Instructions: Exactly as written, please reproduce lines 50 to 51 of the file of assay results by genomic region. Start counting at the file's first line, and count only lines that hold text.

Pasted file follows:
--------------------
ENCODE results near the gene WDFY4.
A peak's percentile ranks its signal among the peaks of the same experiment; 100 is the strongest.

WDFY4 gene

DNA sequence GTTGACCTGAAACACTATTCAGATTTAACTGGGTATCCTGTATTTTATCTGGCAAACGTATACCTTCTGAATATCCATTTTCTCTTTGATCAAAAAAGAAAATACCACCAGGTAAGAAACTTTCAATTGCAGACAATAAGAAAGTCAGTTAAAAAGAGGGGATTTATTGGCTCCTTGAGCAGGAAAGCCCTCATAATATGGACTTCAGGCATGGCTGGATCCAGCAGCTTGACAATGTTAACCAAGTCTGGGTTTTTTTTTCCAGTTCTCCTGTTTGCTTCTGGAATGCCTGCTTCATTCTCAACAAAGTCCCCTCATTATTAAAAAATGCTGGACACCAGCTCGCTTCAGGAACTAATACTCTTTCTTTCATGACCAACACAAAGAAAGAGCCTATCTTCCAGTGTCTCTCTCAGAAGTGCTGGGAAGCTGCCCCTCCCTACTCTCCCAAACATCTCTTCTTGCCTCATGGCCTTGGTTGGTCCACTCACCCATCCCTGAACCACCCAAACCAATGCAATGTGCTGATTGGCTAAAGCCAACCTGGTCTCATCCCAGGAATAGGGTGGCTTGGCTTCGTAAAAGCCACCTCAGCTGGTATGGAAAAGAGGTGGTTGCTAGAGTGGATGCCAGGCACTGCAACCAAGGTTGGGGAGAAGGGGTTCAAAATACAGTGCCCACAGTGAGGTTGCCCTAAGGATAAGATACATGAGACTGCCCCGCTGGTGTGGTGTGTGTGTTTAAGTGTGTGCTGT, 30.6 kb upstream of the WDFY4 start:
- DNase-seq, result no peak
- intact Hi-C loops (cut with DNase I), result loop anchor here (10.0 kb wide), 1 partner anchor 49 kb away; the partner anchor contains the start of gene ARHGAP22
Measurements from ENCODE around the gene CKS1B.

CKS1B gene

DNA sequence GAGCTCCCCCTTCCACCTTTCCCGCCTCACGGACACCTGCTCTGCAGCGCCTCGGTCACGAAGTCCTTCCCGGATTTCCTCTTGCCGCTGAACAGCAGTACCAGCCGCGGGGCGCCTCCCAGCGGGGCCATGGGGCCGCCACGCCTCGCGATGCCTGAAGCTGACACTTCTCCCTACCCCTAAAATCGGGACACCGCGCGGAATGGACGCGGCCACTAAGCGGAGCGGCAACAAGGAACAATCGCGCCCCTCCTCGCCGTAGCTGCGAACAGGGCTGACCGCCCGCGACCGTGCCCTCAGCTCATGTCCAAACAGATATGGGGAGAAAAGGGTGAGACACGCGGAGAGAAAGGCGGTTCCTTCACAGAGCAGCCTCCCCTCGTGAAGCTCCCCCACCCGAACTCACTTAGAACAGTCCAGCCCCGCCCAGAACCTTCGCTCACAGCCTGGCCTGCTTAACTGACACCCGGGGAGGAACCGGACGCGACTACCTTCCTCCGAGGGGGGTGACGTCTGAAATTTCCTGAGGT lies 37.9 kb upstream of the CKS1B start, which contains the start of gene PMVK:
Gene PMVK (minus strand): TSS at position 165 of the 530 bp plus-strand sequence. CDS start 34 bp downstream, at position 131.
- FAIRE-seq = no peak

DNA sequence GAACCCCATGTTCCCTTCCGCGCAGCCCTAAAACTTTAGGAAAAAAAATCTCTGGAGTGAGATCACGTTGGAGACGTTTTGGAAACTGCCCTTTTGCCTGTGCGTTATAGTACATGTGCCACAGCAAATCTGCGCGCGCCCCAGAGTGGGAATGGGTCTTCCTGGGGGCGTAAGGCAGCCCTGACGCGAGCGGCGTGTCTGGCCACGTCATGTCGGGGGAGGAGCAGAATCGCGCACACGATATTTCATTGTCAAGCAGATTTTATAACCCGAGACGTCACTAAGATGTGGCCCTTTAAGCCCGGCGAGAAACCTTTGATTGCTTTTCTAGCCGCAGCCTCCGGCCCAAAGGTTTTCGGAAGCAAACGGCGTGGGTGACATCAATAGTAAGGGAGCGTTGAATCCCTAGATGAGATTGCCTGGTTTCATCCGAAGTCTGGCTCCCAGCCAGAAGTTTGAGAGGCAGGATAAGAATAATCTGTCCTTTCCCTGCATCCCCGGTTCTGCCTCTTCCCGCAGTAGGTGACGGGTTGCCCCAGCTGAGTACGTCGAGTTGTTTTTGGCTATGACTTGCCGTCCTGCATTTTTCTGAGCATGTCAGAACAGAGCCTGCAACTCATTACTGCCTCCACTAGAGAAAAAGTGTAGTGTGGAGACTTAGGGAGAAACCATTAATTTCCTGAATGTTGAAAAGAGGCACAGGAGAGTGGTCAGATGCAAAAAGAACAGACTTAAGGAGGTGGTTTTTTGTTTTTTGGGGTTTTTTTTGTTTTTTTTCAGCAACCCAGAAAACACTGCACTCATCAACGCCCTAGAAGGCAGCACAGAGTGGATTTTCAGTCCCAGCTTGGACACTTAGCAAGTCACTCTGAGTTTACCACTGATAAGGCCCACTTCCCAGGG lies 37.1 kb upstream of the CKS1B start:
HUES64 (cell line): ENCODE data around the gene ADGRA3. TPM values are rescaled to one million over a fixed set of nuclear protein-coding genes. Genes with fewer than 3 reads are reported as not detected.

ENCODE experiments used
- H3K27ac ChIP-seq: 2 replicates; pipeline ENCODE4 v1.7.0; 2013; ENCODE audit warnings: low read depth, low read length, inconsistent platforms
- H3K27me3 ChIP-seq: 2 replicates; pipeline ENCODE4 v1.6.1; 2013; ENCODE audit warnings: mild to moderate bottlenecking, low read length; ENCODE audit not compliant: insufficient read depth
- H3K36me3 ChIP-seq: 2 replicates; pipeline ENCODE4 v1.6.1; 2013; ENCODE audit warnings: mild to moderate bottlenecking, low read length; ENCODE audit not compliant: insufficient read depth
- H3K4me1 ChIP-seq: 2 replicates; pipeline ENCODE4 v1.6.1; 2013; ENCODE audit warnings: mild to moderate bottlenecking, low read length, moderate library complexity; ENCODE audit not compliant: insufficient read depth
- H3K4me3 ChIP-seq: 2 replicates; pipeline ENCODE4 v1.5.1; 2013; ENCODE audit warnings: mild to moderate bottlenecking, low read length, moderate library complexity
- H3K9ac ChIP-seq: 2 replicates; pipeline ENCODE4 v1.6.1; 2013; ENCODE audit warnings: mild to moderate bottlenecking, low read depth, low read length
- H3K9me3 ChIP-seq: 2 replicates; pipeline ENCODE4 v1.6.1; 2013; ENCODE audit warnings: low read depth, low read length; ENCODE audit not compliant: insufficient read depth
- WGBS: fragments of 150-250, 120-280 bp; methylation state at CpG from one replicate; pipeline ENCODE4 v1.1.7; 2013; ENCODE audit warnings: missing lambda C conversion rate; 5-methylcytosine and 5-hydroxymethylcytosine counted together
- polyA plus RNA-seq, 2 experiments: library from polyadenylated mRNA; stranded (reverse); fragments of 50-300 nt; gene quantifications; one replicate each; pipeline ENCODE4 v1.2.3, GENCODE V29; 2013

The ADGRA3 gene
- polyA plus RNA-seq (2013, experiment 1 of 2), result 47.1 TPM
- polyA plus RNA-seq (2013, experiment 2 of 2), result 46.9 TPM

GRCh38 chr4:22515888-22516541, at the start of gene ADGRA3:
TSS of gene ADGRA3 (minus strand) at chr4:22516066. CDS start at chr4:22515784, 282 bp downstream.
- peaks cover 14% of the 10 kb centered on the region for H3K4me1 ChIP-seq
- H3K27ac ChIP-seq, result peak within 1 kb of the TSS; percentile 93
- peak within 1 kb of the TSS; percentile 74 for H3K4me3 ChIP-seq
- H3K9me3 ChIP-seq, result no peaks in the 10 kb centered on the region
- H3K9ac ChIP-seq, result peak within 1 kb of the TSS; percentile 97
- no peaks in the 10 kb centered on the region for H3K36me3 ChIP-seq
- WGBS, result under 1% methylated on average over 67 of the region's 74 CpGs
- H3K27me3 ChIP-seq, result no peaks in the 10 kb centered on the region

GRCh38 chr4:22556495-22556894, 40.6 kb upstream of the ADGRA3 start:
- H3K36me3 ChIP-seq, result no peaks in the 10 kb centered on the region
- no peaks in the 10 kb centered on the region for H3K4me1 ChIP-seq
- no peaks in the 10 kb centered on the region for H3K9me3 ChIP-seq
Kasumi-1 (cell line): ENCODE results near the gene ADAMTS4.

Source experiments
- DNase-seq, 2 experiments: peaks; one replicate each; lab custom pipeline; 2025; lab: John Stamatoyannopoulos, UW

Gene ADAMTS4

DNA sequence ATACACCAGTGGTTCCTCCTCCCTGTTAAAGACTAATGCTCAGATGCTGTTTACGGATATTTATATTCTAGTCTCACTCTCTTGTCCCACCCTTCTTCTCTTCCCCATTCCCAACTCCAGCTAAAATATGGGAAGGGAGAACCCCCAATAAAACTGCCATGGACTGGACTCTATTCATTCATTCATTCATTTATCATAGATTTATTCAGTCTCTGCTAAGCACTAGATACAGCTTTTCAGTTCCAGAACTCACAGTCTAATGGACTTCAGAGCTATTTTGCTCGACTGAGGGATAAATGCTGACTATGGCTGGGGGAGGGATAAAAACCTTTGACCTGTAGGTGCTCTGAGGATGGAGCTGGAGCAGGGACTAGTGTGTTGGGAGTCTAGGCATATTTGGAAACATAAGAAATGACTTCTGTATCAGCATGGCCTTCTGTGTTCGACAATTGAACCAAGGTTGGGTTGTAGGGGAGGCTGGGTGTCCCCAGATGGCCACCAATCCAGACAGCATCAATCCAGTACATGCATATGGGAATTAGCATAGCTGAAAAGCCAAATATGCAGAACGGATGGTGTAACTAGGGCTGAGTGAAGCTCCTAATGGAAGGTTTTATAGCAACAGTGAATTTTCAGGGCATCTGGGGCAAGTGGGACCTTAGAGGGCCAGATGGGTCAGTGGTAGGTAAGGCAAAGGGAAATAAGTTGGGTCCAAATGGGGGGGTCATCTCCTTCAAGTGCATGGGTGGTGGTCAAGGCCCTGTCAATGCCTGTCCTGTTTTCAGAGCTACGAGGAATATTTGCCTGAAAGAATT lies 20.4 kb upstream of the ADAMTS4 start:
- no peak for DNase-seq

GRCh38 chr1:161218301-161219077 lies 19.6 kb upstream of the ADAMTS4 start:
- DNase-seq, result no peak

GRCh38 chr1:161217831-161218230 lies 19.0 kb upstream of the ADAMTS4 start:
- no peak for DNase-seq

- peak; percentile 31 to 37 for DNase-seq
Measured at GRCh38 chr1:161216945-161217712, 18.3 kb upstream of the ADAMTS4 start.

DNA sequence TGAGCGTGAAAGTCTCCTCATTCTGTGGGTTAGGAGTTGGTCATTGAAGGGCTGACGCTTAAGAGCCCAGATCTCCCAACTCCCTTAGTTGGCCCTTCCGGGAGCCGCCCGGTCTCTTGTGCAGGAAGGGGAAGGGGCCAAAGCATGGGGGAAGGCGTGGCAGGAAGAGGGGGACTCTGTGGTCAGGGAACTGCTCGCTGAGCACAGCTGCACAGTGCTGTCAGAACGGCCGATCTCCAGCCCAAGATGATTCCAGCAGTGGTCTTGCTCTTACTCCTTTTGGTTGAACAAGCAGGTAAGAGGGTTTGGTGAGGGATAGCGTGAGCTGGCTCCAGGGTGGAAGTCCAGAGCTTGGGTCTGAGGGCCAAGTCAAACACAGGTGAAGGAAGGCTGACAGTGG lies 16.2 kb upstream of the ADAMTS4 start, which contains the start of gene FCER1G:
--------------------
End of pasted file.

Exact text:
- no peak for DNase-seq

- peak; percentile 31 to 37 for DNase-seq